With few exceptions, it’s best to continue nursing through illness. Your breast milk can even help your baby stay healthy or recover.
Breast milk contains everything a baby needs to stay nourished and hydrated for the first six months of its life: water, fats, carbohydrates, proteins, immunoglobulins and even stem cells, among other components of human milk ― some of which we still don’t comprehend entirely.
But what about germs? If you’re passing along everything via your breast milk, including the taste of the spicy or garlicky meal you had last night, don’t you risk passing along illness when you’re sick?
As it turns out, breast milk contains antibodies that help babies fight off illness, whether it’s yours or theirs. And there are other reasons to keep breastfeeding even when you’re feeling awful.
You have to nurse to keep nursing.
If you want to breastfeed your baby once you’re feeling better, you can’t simply stop while you’re sick.
“It is important to continue with frequent emptying of the breasts to preserve milk supply,” Dr. Ann Kellams, president of the Academy of Breastfeeding Medicine, told HuffPost.
The amount of milk that you produce is determined by demand — that is, how often your breasts are emptied ― so slowing down or stopping altogether can reduce your supply. And while it might be possible to build your supply back up later, there’s no guarantee.
“As soon as the breasts are drained less, the body gets a signal to start making less milk,” Kellams explained.
This risk is highest in the first few weeks postpartum, when your milk supply is being established. Based on how much milk your baby takes in, your breasts calibrate how much milk to produce. Not nursing enough during that initial period can throw off the entire process.
In extreme cases, where you have to be hospitalized or otherwise kept away from your baby, regular pumping can help keep your supply up.
You’ll pass along antibodies that will help your baby stay healthy.
We’ve all grown accustomed to the idea of isolating ourselves while ill to protect others, but the reality is that by the time you’re feeling sick, it’s likely that those germs have already reached your baby.
Certified lactation consultant Catherine Watson Genna explained to HuffPost that with an infectious illness, “there’s a time when it’s reproducing inside and you don’t even know, so by the time mom has symptoms, the baby is already exposed.”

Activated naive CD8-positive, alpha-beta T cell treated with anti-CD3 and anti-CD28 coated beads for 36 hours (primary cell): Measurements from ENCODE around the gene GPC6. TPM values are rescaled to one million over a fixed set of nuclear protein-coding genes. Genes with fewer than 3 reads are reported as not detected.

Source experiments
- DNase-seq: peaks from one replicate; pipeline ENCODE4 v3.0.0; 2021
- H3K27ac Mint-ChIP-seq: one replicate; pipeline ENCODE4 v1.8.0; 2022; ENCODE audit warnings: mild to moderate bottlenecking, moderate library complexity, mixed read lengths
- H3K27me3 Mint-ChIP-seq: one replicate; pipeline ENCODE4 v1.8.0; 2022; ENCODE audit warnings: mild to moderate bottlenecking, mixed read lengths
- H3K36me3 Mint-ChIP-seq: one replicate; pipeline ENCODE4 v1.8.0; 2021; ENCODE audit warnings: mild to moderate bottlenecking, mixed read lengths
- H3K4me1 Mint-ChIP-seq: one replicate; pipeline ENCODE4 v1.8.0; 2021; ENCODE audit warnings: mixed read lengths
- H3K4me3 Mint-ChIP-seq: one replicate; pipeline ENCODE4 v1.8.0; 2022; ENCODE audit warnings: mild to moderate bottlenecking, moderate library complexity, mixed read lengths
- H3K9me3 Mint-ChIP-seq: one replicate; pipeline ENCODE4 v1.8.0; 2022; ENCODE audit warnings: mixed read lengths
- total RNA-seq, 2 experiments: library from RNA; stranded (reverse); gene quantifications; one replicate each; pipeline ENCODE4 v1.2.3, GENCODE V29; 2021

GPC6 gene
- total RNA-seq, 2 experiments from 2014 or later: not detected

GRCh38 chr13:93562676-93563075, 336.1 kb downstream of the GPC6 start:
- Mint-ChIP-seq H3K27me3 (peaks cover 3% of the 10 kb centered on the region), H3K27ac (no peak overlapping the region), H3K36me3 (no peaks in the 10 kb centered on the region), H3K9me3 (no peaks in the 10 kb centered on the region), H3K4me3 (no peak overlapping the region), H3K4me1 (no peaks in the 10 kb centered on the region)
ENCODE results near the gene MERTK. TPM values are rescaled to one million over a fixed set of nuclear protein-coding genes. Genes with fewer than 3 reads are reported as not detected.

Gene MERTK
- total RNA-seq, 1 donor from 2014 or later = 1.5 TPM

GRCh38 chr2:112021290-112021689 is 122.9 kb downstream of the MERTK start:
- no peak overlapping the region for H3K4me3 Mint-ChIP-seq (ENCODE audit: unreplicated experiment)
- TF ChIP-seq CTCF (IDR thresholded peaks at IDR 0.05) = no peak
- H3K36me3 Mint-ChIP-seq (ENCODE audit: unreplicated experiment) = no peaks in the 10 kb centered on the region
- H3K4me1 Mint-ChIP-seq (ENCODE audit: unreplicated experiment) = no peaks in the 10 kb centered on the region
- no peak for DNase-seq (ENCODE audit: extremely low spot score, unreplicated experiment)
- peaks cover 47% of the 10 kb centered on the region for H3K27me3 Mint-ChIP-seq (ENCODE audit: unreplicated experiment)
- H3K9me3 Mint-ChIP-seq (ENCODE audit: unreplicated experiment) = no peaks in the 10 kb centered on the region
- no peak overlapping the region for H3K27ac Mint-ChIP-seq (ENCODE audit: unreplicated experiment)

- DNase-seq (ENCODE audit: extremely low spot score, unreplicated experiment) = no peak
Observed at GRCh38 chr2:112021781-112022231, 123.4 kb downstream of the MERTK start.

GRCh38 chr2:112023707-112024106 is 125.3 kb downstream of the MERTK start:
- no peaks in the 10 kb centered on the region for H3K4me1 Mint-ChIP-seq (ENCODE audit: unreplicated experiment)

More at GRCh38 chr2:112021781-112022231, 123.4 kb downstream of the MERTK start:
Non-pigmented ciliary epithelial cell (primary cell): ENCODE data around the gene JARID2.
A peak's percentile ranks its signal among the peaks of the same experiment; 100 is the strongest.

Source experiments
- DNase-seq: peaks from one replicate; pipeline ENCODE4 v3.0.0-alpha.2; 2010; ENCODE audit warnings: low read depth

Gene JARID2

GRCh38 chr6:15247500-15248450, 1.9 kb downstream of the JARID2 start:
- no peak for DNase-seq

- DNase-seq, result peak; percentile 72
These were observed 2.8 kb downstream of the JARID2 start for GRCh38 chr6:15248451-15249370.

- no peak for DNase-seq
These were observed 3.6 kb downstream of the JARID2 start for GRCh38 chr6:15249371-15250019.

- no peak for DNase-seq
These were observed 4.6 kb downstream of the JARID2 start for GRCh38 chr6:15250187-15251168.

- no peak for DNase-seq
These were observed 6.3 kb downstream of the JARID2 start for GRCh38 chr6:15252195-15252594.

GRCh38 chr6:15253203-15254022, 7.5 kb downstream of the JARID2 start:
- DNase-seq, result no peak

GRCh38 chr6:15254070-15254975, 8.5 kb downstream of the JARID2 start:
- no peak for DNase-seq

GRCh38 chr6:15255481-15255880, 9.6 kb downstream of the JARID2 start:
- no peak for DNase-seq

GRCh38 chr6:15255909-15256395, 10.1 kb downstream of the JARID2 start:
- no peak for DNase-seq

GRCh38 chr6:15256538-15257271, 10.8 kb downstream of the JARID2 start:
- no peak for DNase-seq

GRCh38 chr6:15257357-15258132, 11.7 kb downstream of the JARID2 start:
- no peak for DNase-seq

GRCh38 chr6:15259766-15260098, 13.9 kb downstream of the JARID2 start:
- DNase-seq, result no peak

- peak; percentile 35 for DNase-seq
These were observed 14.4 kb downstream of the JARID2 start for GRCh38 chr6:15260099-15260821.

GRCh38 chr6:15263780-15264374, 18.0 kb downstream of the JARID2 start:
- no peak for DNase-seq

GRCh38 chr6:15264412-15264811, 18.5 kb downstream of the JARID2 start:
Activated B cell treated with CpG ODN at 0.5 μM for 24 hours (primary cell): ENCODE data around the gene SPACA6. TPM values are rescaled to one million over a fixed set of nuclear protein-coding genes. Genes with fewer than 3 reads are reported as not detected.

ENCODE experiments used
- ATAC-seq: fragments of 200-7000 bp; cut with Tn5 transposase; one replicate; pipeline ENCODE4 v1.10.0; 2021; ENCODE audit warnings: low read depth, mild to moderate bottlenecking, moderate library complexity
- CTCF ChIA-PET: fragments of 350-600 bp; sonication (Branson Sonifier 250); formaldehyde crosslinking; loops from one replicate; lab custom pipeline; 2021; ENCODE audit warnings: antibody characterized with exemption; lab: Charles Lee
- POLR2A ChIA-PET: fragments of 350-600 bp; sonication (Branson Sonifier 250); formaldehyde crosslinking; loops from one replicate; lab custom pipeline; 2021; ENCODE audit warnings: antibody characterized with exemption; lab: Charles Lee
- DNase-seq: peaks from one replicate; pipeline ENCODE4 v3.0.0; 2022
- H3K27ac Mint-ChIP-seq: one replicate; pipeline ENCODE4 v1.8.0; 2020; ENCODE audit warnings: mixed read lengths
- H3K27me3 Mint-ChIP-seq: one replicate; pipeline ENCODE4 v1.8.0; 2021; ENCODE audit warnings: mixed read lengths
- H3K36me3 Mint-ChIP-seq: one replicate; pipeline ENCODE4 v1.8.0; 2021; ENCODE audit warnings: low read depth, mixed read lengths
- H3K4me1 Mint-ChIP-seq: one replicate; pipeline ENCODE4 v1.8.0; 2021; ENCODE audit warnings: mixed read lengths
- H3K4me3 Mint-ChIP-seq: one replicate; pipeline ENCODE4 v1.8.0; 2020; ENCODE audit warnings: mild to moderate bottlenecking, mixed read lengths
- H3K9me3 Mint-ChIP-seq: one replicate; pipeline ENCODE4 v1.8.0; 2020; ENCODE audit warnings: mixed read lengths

Before you start to feel sick, not only has your body begun to make antibodies to fight off the illness, it has begun passing them along.
“Antibodies will be passed through the breast milk that offer protection for babies,” Kellams said.
Studies have found that the same holds true for vaccinations. The milk of parents who had been vaccinated against COVID-19, for example, was found to contain antibodies against the disease.
Nursing offers your baby comfort and can help keep them hydrated.
A fussy, feverish baby that isn’t feeling well will probably want to nurse frequently. It’s a simple way to soothe them and encourage them to sleep — meaning you might be able to get some rest, too.
And just like older children and adults, babies need to stay hydrated when they’re sick.
“Sick babies require continued fluid and nutrition and comfort,” Kellams said.
Unless your baby has severe vomiting and/or diarrhea, “breastfeeding really frequently is enough to keep them from getting dehydrated,” said Watson Genna. “Breast [milk] is the very best oral rehydration.”
Suddenly stopping nursing can cause its own set of problems.
Ideally, weaning your baby is a gradual process, something you both ease into over a matter of weeks or months. This allows your body time to taper down the amount of milk you produce.
If you suddenly stop breastfeeding your baby because you’re sick, your body will initially keep producing the usual amount of milk, potentially leading to painfully engorged breasts, clogged milk ducts and mastitis, an infection of the breast that can cause pain, redness, chills and fever.
Even in the case of mastitis, when the infection you’re fighting is focused in your breast, it’s safe to continue breastfeeding your baby. In fact, your child may help by clearing out the infected milk duct.
There are few circumstances in which you should stop nursing, but they might include receiving radioactive medicine or chemotherapy, or an active herpes lesion on the breast, Kellams said. If you’re uncertain, it’s best to ask your doctor or your baby’s pediatrician.
If you need to temporarily take a medication that isn’t compatible with breastfeeding, you may be able to “pump and dump” (pump milk and then discard it) for the duration of your treatment and nurse again once it’s over.
Your milk can help your baby fight illness.
Even if you haven’t come down with the same bug, there’s evidence that your breast milk will contain antibodies to help your baby fight off whatever is making them sick.
“There is data to show that infections in a baby prompt the nursing parent’s body to alter the composition of milk and produce increased antibodies and protective factors targeted at that specific organism,” Kellams said.
How does the nursing parent’s body know what is sickening the baby? There’s evidence that the infant’s saliva makes its way inside the breast, signaling to the nursing parent which antibodies to produce.
“The cool thing about breast milk is that it is a personalized medicine in addition to being protective and nutritious,” Kellams said. “The nursing parent’s body is constantly producing antibodies to infectious agents in the environment that the mother and baby share due to close proximity to each other. It is a very elegant system.”
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